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Q&A: Alex Fishman answers your top questions about shop drawings

Shop drawings are a critical part of any project, but are often surrounded by confusion and misunderstanding that leads to disputes and unique legal challenges. In terms of risk management, it’s essential that these drawings provide a strict flow of information between the contractor’s means and methods, and the construction documents prepared by the engineer. In this Q&A session, ADF Engineering President Alex Fishman answers some of your top questions about shop drawings.

1. Your design team creates drawings as part of your contract for the project design. So, what is the difference between IFC (issue for construction) drawings and shop drawings?

At the end of a design phase, an engineer completes a set of plans and specifications for a project. This set of documents is called “IFC Documents” or “Construction Contract Documents.” This set of drawings and specifications is like a roadmap that gives the client and the contractor a full view of the project in its final assembled form. When construction starts, the contractor will need to fabricate parts, purchase materials, and procure equipment to build a structure, a project, a plant, etc. In order to fabricate or manufacture parts and pieces, the contractor (or a detailer) will interpret IFC documents and prepare detailed drawings for their fabrication shop. These are called Shop Drawings. Shop Drawings contain detailed instructions for the contractor’s shop for fabrication, assembly, bill of materials, welds, and all other information on miscellaneous “nuts and bolts.”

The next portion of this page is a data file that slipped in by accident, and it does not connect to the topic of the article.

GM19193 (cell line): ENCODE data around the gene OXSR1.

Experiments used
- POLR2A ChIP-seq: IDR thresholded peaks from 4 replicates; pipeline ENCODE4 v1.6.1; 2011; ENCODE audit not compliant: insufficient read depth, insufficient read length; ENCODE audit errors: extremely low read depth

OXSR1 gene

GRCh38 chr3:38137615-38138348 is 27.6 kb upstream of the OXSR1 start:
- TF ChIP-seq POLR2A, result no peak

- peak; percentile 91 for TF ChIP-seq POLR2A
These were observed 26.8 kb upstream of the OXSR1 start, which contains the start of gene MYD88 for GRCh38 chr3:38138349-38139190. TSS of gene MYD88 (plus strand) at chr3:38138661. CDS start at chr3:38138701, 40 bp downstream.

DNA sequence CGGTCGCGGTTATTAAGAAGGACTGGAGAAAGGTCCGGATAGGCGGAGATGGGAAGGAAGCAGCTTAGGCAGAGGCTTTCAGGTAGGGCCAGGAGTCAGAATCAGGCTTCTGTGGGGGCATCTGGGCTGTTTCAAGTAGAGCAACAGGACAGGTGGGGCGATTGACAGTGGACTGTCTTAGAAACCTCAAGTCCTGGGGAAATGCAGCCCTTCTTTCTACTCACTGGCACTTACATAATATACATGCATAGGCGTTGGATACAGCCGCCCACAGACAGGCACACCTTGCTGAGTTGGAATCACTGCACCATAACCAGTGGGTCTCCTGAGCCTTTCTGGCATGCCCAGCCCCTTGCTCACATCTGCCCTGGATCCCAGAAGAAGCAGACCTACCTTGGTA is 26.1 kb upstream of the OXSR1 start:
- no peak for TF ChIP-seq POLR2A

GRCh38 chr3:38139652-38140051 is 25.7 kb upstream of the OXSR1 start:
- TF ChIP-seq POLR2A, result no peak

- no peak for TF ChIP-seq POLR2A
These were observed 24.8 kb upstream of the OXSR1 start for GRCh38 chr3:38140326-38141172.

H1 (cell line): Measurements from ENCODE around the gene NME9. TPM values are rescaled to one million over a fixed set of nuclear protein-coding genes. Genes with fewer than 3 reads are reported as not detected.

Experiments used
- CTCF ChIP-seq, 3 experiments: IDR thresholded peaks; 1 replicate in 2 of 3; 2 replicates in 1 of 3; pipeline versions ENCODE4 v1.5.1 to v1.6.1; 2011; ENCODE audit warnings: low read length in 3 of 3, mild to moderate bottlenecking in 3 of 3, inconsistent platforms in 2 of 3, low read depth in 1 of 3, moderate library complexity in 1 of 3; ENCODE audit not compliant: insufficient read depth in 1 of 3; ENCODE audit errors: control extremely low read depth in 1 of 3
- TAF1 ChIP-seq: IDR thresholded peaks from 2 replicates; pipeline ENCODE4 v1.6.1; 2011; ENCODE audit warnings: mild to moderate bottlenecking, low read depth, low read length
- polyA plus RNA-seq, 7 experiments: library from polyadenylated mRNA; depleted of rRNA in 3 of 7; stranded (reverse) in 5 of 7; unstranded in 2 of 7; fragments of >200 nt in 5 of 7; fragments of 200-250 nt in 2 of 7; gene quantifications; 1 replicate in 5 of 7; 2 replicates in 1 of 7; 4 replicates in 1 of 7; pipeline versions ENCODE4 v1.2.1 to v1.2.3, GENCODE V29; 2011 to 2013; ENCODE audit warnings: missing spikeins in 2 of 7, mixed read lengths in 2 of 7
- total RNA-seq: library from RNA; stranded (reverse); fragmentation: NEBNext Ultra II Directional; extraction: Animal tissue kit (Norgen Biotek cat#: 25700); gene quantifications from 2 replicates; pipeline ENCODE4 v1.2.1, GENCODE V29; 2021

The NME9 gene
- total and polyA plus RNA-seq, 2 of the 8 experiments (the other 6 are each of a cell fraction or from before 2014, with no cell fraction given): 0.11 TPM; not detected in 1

2. Why does a design engineer need to review shop drawings? And who will carry liability for mistakes on shop drawings?

Shop drawings are communication tools. They only exist to provide contractors’ instructions to a fabricator or manufacturer. It’s a standard industry practice that the design team reviews and approves shop drawings to ensure that the contractor strictly follows the design intent outlined in the IFC documents and specifications. This practice is also outlined in most building codes due to major structural failures in the past caused by misinterpretation of IFC drawings. Therefore, I would highly recommend retaining our design team during the construction phase. Since shop drawings are not part of the contract documents, the approval of the shop drawings by the design team does not relieve the contractor of liability for defective or nonconforming work.

3. Can ADF’s team prepare shop drawings or piping ISO’s?

Our team has all of the necessary design tools and experience to prepare shop drawings for structural steel, piping ISO’s, or sheet metal spouting. However, since the work must be based on contractors’ preferences and instructions, any such work could be done directly for the contractor.

What other questions do you have? Contact us to ask!